Take for example digital video. Some estimates say that a single hour of captured DV takes anywhere between 13.5GB to 15GB. And that's not including preview files or the memory required to exporting to DVD, which can add a few more gigabytes in temp files.
When selecting your external hard drive, be sure that you have enough storage for the type of digital media content that you wish to store. If you need 1TB (or 1,000GB) of external storage today, you're bound to need twice or three times that amount before you know it. If you're into video, here's a rough capacity guide from G-Tech:
Every 100GB holds up to:
9.25 Hrs of HDV
7.5 Hrs of DV25
1.75 Hrs of DVCPRO HD
1.25 Hrs of 8-bit SD
1 Hr of 10-bit SD
When adding a hard drive to your computer, make sure that your main internal hard drive (C:) is designated for the operating system and applications. All other data -- including projects, captured files, graphics and audio – should be stored on a separate, external hard drive.
Future-Proof Your Interface
As with most technology, external storage interfaces improve with time. Here are the most current interfaces and their maximum transfer (burst) rates:
- FireWire (1394a) – 400 Mbps (megabits per second)
- USB 2.0 – 480 Mbps
- FireWire 800 (1394b) – 800 Mbps
- eSATA 3.0 – 3.0 Gbps (gigabits per second)
Based on these numbers, eSATA is almost four times as fast as FireWire 800 and eight times as fast as USB 2.0. Ideally, your storage solution should accommodate all of these so you're prepared for whatever system or peripheral you decide to connect with in the future.
The good news is that industry-leading external storage solutions offer a combination of interface choices and some even come equipped with all four, dubbed a "quad" interface solution.
Keep in mind that few workstations come equipped with an eSATA or a FireWire 800 port, so you may be required to install a PCI Controller Card. This is a relatively easy process – opening up your computer may prove to be the most difficult part. But go for it. It's worth it!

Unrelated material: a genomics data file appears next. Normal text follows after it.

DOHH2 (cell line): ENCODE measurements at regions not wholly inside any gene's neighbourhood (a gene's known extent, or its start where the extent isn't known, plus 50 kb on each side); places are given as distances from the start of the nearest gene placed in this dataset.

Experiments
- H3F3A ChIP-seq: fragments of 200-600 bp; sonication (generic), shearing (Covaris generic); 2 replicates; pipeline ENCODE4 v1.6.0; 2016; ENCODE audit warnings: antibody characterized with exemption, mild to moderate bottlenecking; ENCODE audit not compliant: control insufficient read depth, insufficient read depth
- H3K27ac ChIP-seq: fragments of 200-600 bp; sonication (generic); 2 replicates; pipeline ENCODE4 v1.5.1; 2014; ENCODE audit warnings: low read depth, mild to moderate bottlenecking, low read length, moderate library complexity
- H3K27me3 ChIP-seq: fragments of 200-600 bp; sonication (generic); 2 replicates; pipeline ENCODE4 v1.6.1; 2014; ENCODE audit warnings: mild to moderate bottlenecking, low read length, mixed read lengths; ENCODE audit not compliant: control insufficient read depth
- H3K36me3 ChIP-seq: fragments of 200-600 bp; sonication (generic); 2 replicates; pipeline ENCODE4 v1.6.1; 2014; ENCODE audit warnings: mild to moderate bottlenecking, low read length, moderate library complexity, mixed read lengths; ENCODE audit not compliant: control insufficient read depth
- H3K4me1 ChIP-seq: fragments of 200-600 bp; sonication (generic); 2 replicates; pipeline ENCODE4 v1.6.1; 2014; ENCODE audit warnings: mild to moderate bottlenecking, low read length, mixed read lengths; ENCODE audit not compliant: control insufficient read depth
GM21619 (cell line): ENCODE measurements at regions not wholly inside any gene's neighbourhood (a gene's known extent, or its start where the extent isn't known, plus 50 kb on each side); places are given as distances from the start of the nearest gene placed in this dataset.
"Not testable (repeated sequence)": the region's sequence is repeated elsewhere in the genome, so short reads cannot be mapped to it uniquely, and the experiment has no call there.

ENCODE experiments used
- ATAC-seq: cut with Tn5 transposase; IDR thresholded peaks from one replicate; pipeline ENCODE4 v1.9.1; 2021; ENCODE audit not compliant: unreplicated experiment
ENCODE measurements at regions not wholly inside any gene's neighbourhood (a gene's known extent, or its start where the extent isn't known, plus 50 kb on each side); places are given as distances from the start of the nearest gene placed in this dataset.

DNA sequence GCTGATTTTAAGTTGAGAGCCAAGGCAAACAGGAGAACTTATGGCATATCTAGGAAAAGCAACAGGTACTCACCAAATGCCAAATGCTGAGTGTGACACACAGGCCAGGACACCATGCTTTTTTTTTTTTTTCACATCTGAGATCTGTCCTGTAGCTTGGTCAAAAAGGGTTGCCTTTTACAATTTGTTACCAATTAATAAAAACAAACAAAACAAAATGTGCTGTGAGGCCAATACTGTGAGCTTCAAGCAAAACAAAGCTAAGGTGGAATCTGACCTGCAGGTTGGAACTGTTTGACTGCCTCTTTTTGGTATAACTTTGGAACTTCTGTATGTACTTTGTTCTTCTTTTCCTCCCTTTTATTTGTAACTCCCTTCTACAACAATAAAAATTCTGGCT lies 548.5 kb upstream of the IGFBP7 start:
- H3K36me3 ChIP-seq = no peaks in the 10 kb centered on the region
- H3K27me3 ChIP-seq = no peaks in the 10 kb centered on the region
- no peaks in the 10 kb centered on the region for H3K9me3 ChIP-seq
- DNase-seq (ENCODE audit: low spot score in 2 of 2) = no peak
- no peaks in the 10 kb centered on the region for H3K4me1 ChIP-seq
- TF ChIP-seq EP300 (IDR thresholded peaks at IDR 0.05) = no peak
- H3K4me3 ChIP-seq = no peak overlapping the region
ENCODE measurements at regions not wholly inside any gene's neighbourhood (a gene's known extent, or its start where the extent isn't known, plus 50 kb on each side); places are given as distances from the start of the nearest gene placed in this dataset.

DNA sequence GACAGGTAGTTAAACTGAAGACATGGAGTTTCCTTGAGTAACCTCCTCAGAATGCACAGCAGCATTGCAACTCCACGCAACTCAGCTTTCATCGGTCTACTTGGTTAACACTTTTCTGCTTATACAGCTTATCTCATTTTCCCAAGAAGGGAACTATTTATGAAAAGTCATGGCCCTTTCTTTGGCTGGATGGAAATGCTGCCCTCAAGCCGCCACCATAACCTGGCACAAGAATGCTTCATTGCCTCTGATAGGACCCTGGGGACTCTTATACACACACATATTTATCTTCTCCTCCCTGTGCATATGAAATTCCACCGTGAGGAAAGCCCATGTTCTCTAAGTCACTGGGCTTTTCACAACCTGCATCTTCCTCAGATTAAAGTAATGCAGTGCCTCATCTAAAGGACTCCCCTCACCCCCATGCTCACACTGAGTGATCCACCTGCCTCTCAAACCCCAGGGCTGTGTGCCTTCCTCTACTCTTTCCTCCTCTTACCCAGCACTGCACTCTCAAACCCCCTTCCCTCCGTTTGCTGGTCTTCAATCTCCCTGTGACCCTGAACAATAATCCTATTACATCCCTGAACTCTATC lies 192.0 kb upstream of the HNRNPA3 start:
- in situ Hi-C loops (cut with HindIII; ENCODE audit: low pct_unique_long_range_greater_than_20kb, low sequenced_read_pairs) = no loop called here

While benchmark numbers, such as the maximum data transfer rate (as stated above), can be used to quantify the raw performance of the external drive, they do not translate in to real-world performance.
Sustained throughput is what matters most. Let's take another look at video. We all know that video is data intensive, especially when working with multiple streams. If the sustained data rate of the drive or interface dips below the required transfer rate for the video, the result is jerky playback, messed up audio and dropped frames. You need a solution that's going to keep up with you.
Put this all together and it's a pretty hefty shopping list. Doing a little research up front will help as there are many benefits to purchasing a thoroughly implemented product. Not only will you get the reliability, speed and data protection you're looking for, you'll also be able to rotate copies off-site or have the flexibility to work from multiple computers quickly and easily.
Let's face it, content creators have their own set of special storage needs: they need faster, bigger and better storage solutions because their livelihood depends on it.